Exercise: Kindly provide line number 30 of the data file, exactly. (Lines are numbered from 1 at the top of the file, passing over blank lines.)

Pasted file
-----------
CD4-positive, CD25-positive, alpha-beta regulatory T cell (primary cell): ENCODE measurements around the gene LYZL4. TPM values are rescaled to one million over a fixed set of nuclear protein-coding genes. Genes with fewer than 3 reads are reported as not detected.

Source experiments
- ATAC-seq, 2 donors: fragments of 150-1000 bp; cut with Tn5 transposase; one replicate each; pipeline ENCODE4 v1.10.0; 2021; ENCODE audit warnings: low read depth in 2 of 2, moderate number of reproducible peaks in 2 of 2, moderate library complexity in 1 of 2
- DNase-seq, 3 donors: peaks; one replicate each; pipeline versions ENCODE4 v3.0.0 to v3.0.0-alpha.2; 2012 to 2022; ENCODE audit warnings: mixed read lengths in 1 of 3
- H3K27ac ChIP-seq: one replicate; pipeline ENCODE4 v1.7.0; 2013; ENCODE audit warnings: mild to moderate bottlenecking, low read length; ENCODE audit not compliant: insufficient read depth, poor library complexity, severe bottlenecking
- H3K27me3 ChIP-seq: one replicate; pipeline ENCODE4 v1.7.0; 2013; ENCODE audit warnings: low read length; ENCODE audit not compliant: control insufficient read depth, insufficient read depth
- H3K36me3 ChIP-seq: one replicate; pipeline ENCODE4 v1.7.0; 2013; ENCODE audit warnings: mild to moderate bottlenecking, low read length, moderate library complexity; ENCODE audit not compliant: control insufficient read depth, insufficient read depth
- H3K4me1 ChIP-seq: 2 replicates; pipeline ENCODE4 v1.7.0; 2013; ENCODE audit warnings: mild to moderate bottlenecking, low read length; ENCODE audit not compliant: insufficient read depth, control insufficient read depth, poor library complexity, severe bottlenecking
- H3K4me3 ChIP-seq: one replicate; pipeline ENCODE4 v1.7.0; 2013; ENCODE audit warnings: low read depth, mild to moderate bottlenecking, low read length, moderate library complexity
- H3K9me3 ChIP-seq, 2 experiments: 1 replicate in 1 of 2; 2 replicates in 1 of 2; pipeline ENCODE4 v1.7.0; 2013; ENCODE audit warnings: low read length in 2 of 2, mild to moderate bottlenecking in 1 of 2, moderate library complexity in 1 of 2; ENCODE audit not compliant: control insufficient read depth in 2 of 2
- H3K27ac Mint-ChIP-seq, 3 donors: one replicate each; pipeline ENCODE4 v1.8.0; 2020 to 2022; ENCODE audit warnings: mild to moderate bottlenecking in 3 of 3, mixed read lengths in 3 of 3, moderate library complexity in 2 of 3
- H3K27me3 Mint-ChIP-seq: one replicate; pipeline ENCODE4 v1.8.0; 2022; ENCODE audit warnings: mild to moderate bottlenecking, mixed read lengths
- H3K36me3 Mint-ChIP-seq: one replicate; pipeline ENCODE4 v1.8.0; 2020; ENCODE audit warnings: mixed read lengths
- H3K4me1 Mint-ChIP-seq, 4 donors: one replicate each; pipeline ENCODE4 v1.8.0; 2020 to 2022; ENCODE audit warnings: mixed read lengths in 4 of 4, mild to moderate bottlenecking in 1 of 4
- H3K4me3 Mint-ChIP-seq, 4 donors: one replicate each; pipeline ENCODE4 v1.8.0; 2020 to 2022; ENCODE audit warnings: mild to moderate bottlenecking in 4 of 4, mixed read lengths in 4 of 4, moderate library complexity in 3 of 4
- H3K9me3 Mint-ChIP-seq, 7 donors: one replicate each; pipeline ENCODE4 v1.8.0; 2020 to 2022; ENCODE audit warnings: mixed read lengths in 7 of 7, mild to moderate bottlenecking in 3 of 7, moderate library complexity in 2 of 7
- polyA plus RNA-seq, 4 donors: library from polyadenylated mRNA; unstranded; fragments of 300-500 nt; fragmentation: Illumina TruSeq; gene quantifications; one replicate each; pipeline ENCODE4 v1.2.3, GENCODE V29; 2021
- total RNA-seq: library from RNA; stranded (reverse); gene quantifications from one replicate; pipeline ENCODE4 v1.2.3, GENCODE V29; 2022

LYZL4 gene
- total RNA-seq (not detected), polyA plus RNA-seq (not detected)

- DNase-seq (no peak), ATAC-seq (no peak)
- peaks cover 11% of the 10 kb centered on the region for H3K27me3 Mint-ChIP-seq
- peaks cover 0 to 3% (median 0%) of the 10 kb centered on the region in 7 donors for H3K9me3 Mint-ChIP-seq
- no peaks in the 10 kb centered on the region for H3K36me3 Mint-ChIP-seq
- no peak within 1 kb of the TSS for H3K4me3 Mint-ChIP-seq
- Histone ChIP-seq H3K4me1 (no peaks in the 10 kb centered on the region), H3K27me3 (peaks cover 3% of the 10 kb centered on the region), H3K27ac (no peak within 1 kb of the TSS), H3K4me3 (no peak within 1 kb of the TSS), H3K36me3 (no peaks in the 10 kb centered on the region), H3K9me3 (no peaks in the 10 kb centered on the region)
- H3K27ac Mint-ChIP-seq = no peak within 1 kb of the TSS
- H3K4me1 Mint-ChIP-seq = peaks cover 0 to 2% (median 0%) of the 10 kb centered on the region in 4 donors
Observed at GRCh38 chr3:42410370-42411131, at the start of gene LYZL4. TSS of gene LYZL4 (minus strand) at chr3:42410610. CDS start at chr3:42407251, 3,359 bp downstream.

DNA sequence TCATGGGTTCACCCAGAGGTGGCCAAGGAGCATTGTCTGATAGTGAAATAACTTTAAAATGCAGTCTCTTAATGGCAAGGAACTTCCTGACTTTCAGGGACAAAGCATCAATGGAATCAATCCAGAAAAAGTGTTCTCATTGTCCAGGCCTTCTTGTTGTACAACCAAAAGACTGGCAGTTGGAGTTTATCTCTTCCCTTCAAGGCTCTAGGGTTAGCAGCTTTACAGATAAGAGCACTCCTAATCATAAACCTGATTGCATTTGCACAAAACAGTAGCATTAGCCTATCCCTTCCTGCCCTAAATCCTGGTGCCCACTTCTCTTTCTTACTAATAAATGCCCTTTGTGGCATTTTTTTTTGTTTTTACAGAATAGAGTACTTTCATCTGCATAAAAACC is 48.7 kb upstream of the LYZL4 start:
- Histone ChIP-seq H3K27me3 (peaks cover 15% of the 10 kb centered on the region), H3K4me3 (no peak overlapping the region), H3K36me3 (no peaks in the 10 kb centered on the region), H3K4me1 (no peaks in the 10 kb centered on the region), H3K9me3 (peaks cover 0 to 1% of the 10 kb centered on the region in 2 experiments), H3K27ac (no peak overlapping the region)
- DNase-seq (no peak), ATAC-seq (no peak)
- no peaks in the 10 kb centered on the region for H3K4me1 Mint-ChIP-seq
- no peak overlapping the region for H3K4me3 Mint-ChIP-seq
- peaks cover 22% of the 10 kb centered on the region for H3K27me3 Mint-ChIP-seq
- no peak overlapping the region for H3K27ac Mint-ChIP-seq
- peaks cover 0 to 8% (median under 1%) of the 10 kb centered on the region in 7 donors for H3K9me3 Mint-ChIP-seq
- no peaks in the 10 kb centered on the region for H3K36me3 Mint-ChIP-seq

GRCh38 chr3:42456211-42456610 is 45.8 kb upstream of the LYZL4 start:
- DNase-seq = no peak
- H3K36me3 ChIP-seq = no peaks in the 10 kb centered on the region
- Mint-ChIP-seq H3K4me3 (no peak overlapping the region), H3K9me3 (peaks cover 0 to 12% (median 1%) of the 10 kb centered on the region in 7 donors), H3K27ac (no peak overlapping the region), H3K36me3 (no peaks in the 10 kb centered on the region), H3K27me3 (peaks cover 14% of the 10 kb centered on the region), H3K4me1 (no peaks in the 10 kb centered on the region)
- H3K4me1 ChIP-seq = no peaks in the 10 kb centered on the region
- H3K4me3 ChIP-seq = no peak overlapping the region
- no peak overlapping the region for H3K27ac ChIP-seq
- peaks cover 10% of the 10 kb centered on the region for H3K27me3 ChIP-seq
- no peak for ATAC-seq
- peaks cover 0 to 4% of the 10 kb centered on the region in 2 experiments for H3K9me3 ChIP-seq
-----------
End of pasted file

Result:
DNA sequence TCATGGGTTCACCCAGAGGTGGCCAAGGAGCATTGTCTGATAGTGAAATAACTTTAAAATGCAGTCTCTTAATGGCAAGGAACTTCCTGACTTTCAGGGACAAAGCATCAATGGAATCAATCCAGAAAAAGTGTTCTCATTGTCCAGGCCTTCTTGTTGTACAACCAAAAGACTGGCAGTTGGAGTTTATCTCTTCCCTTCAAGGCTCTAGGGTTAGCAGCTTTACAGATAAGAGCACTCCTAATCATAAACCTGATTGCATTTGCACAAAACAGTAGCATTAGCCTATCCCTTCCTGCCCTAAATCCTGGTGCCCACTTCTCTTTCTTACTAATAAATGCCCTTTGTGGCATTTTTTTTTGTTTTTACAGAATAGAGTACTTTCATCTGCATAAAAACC is 48.7 kb upstream of the LYZL4 start: